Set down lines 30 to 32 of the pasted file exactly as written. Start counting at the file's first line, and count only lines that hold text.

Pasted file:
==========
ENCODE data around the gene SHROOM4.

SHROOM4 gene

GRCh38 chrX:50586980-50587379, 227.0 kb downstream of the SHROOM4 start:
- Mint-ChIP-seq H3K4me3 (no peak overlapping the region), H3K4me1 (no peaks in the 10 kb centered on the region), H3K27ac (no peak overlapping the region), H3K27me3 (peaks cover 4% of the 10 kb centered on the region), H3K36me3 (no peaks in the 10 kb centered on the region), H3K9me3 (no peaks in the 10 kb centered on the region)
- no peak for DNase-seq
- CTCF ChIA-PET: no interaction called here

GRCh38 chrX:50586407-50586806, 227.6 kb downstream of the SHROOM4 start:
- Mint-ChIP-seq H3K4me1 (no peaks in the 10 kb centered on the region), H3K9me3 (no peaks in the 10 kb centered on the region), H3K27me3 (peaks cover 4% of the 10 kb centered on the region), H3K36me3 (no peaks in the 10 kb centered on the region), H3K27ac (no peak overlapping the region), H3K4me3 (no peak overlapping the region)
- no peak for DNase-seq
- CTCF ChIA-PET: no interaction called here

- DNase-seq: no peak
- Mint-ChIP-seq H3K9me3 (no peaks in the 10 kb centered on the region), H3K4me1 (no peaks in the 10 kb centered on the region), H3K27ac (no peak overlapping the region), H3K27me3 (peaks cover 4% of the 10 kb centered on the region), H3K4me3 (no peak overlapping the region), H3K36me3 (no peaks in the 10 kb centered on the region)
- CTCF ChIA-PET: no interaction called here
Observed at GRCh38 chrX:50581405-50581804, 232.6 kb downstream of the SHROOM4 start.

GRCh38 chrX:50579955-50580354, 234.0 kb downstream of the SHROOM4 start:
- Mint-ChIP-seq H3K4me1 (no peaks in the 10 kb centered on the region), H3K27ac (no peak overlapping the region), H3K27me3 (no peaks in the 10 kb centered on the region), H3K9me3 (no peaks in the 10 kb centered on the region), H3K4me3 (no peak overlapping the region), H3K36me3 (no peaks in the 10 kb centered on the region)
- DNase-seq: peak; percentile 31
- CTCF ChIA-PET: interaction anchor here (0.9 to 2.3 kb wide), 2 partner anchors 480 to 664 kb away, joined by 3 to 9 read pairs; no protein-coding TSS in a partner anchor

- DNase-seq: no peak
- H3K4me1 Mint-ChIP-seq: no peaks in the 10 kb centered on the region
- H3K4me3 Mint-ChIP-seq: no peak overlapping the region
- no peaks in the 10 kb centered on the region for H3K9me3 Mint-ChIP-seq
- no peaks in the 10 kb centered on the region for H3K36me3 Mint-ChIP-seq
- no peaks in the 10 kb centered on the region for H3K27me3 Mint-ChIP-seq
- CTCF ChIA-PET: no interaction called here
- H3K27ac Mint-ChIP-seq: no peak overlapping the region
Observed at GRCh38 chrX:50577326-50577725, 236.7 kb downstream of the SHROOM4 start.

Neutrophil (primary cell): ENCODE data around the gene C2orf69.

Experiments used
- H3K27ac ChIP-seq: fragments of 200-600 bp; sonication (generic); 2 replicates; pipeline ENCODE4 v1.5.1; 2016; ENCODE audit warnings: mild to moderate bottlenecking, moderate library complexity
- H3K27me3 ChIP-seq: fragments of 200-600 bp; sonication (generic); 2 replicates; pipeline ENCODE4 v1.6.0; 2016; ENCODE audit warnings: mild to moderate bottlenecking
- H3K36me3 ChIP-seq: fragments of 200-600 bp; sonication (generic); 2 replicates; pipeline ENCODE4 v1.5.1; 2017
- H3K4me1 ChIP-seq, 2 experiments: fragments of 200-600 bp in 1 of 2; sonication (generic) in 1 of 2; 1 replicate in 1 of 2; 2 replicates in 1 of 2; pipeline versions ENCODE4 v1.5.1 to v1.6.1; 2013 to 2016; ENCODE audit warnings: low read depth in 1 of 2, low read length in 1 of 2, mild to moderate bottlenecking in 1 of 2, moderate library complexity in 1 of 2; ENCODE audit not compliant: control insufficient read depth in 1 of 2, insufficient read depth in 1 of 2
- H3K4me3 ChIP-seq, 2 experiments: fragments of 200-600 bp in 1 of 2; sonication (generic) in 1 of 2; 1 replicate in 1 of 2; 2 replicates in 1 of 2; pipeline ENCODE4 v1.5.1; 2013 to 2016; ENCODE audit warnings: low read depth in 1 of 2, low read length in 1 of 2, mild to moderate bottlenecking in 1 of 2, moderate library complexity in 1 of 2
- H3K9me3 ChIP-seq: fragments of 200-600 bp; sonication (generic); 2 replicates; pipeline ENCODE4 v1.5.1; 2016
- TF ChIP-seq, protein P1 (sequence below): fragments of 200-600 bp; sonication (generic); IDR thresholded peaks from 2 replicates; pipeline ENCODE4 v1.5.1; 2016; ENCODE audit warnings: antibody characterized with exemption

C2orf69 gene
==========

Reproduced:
- H3K27ac ChIP-seq: fragments of 200-600 bp; sonication (generic); 2 replicates; pipeline ENCODE4 v1.5.1; 2016; ENCODE audit warnings: mild to moderate bottlenecking, moderate library complexity
- H3K27me3 ChIP-seq: fragments of 200-600 bp; sonication (generic); 2 replicates; pipeline ENCODE4 v1.6.0; 2016; ENCODE audit warnings: mild to moderate bottlenecking
- H3K36me3 ChIP-seq: fragments of 200-600 bp; sonication (generic); 2 replicates; pipeline ENCODE4 v1.5.1; 2017